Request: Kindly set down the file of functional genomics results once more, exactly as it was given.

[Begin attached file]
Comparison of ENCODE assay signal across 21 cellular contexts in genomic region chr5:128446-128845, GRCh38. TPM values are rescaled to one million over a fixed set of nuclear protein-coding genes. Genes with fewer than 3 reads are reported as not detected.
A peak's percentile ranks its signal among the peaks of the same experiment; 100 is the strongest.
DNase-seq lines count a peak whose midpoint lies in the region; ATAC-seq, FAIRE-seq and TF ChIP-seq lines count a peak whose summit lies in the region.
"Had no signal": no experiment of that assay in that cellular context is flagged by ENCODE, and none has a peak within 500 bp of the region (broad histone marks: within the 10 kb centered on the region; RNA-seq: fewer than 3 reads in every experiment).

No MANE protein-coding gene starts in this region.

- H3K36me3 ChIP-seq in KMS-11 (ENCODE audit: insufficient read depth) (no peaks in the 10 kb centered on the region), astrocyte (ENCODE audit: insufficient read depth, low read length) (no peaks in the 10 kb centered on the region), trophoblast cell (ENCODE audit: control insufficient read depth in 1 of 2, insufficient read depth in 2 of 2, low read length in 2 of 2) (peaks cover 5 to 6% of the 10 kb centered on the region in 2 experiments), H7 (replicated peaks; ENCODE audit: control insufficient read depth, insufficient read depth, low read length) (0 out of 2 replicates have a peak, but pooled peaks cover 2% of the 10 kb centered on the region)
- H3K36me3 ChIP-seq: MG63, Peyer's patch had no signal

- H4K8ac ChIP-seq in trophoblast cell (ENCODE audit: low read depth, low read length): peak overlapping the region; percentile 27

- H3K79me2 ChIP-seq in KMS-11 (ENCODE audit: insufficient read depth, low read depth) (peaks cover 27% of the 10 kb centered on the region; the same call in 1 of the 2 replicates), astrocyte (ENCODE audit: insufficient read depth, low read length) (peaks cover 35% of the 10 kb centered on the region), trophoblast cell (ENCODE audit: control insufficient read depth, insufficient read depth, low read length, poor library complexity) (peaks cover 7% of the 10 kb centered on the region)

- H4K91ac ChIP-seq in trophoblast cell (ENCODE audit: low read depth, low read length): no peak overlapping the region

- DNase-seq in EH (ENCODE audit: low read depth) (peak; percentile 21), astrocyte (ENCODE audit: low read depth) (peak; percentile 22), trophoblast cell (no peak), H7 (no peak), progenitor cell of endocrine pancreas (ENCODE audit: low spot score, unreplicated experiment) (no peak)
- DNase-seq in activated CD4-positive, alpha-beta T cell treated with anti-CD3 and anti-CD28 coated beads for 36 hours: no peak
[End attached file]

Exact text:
Comparison of ENCODE assay signal across 21 cellular contexts in genomic region chr5:128446-128845, GRCh38. TPM values are rescaled to one million over a fixed set of nuclear protein-coding genes. Genes with fewer than 3 reads are reported as not detected.
A peak's percentile ranks its signal among the peaks of the same experiment; 100 is the strongest.
DNase-seq lines count a peak whose midpoint lies in the region; ATAC-seq, FAIRE-seq and TF ChIP-seq lines count a peak whose summit lies in the region.
"Had no signal": no experiment of that assay in that cellular context is flagged by ENCODE, and none has a peak within 500 bp of the region (broad histone marks: within the 10 kb centered on the region; RNA-seq: fewer than 3 reads in every experiment).

No MANE protein-coding gene starts in this region.

- H3K36me3 ChIP-seq in KMS-11 (ENCODE audit: insufficient read depth) (no peaks in the 10 kb centered on the region), astrocyte (ENCODE audit: insufficient read depth, low read length) (no peaks in the 10 kb centered on the region), trophoblast cell (ENCODE audit: control insufficient read depth in 1 of 2, insufficient read depth in 2 of 2, low read length in 2 of 2) (peaks cover 5 to 6% of the 10 kb centered on the region in 2 experiments), H7 (replicated peaks; ENCODE audit: control insufficient read depth, insufficient read depth, low read length) (0 out of 2 replicates have a peak, but pooled peaks cover 2% of the 10 kb centered on the region)
- H3K36me3 ChIP-seq: MG63, Peyer's patch had no signal

- H4K8ac ChIP-seq in trophoblast cell (ENCODE audit: low read depth, low read length): peak overlapping the region; percentile 27

- H3K79me2 ChIP-seq in KMS-11 (ENCODE audit: insufficient read depth, low read depth) (peaks cover 27% of the 10 kb centered on the region; the same call in 1 of the 2 replicates), astrocyte (ENCODE audit: insufficient read depth, low read length) (peaks cover 35% of the 10 kb centered on the region), trophoblast cell (ENCODE audit: control insufficient read depth, insufficient read depth, low read length, poor library complexity) (peaks cover 7% of the 10 kb centered on the region)

- H4K91ac ChIP-seq in trophoblast cell (ENCODE audit: low read depth, low read length): no peak overlapping the region

- DNase-seq in EH (ENCODE audit: low read depth) (peak; percentile 21), astrocyte (ENCODE audit: low read depth) (peak; percentile 22), trophoblast cell (no peak), H7 (no peak), progenitor cell of endocrine pancreas (ENCODE audit: low spot score, unreplicated experiment) (no peak)
- DNase-seq in activated CD4-positive, alpha-beta T cell treated with anti-CD3 and anti-CD28 coated beads for 36 hours: no peak